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Understanding when expungement is an option - II

Expungement, meaning the process of removing arrests, charges or convictions from a person's criminal record, has recently become a hot topic of conversation here in Tennessee owing to the enactment of a new law lowering the felony expunction fee by $170.

Given this reality and the fact that it likely left people with questions about how expungement works in the Volunteer State, our blog began taking a closer look at the process, starting with eligibility. We'll continue with these efforts in today's post, examining what happens if an expungement order is actually granted.

It's important to reiterate that expungement is a process that needs to be initiated and followed through with by the individual seeking to clear their record -- or with the guidance of a legal professional. In other words, it's not automatic.

The process

If an expungement order calling for an arrest or charge to be removed from an individual's record is issued by the court, it will be sent to multiple law enforcement agencies, including the agency that made the arrest, the county jail, the Tennessee Department of Correction and the Tennessee Bureau of Investigation.

Upon receipt of the order, each of these entities will proceed with their own internal procedures for removing or sealing the applicable records. Most notably, the TBI will do the following:

  • Delete the charge from the criminal record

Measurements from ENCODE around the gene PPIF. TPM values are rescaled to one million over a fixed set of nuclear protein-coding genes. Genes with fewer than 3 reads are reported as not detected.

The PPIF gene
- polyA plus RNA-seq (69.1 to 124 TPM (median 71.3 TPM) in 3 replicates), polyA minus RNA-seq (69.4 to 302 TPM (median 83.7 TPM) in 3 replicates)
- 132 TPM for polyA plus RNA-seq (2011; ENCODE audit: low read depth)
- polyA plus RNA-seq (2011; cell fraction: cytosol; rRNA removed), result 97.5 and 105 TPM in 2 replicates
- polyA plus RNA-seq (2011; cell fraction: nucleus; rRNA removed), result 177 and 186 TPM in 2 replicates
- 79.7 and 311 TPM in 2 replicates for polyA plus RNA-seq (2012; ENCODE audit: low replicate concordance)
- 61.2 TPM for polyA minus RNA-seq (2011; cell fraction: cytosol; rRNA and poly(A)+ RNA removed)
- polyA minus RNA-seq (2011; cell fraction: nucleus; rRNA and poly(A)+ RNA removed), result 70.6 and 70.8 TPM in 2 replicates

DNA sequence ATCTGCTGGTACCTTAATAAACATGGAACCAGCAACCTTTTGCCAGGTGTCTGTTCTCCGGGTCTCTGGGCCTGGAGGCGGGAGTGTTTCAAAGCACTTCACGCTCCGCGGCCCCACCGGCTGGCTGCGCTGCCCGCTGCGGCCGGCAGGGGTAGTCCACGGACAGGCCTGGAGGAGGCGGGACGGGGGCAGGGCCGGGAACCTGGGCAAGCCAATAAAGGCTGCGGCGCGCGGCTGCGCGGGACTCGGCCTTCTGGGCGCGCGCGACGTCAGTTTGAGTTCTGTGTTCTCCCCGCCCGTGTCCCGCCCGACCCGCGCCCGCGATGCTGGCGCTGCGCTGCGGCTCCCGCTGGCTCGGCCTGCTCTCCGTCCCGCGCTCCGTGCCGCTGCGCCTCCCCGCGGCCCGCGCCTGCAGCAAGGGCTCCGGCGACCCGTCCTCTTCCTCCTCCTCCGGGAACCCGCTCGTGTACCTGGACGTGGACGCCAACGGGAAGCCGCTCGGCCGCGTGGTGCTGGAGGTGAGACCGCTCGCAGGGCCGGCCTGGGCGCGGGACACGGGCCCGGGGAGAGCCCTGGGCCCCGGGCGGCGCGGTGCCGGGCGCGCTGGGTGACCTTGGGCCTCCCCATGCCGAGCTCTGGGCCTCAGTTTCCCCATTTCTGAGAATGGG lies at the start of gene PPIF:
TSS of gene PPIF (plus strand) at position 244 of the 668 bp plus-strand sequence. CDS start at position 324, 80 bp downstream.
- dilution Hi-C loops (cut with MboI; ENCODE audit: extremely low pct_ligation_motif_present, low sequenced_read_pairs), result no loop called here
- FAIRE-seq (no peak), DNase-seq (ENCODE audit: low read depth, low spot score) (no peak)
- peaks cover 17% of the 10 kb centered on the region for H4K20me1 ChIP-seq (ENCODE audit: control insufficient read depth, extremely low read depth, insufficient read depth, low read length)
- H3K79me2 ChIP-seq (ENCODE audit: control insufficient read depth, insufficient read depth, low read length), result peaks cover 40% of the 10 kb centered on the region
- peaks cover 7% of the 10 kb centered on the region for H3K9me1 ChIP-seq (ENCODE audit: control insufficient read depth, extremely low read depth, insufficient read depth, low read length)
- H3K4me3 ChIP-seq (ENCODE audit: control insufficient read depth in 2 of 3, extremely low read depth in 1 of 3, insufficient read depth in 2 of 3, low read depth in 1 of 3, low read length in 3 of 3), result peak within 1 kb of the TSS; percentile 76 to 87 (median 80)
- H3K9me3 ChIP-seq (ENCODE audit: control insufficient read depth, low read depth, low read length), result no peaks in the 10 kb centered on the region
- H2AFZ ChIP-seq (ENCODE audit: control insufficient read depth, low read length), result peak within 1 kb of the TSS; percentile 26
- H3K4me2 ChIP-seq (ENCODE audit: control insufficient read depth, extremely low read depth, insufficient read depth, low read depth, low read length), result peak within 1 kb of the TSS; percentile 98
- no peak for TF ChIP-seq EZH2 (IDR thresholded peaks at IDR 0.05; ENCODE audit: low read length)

• Delete criminal fingerprints (if the individual has no other charges)
  • Forward the expungement order to the Federal Bureau of Investigation for the necessary processing  

As you might imagine, the process of clearing a criminal record can take some time. However, expungements can be expedited in certain circumstances, such as adoptions or fingerprinting related to employment to name only a few.

It's important to note that the processing of an expungement order regarding a conviction for either a misdemeanor or Class E felony is somewhat different, with the matter going through the District Attorney's office located in the county in which the original arrest occurred.  

Here's hoping the foregoing discussion has proven helpful. If you would like to learn more about expungement or are facing any manner of criminal charges, consider speaking with an experienced legal professional as soon as possible.

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Mr. McKellar was voted by his peers as a “Top Attorney” by Knoxville’s CityView magazine in its 2010, 2011, 2012, 2013, 2014, and 2015 editions. In 2014, 2015, and 2016, Mr. McKellar was selected as a member of the “Top 100 Trial Lawyers” by the National Trial Lawyers.

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